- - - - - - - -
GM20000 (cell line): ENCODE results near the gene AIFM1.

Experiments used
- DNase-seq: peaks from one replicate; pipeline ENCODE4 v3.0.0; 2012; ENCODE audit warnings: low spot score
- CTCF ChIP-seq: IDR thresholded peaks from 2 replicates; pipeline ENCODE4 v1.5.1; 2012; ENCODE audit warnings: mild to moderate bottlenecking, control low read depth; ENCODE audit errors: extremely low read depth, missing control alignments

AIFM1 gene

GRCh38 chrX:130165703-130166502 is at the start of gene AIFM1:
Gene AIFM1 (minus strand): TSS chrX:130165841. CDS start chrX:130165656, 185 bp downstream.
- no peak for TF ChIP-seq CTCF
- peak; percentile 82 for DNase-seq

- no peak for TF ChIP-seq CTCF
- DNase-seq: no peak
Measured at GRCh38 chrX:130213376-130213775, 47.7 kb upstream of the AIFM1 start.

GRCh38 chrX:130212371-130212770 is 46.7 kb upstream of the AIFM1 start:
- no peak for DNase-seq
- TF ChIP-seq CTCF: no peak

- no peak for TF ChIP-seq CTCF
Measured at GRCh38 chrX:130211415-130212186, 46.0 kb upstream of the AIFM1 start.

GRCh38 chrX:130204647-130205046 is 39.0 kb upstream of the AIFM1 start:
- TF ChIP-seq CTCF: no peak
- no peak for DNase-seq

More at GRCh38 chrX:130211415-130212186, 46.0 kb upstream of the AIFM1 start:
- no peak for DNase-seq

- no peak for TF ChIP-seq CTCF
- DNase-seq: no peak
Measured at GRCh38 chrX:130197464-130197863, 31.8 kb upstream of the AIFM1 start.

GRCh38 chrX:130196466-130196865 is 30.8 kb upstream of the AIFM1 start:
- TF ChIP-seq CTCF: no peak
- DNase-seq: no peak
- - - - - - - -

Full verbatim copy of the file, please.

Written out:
GM20000 (cell line): ENCODE results near the gene AIFM1.

Experiments used
- DNase-seq: peaks from one replicate; pipeline ENCODE4 v3.0.0; 2012; ENCODE audit warnings: low spot score
- CTCF ChIP-seq: IDR thresholded peaks from 2 replicates; pipeline ENCODE4 v1.5.1; 2012; ENCODE audit warnings: mild to moderate bottlenecking, control low read depth; ENCODE audit errors: extremely low read depth, missing control alignments

AIFM1 gene

GRCh38 chrX:130165703-130166502 is at the start of gene AIFM1:
Gene AIFM1 (minus strand): TSS chrX:130165841. CDS start chrX:130165656, 185 bp downstream.
- no peak for TF ChIP-seq CTCF
- peak; percentile 82 for DNase-seq

- no peak for TF ChIP-seq CTCF
- DNase-seq: no peak
Measured at GRCh38 chrX:130213376-130213775, 47.7 kb upstream of the AIFM1 start.

GRCh38 chrX:130212371-130212770 is 46.7 kb upstream of the AIFM1 start:
- no peak for DNase-seq
- TF ChIP-seq CTCF: no peak

- no peak for TF ChIP-seq CTCF
Measured at GRCh38 chrX:130211415-130212186, 46.0 kb upstream of the AIFM1 start.

GRCh38 chrX:130204647-130205046 is 39.0 kb upstream of the AIFM1 start:
- TF ChIP-seq CTCF: no peak
- no peak for DNase-seq

More at GRCh38 chrX:130211415-130212186, 46.0 kb upstream of the AIFM1 start:
- no peak for DNase-seq

- no peak for TF ChIP-seq CTCF
- DNase-seq: no peak
Measured at GRCh38 chrX:130197464-130197863, 31.8 kb upstream of the AIFM1 start.

GRCh38 chrX:130196466-130196865 is 30.8 kb upstream of the AIFM1 start:
- TF ChIP-seq CTCF: no peak
- DNase-seq: no peak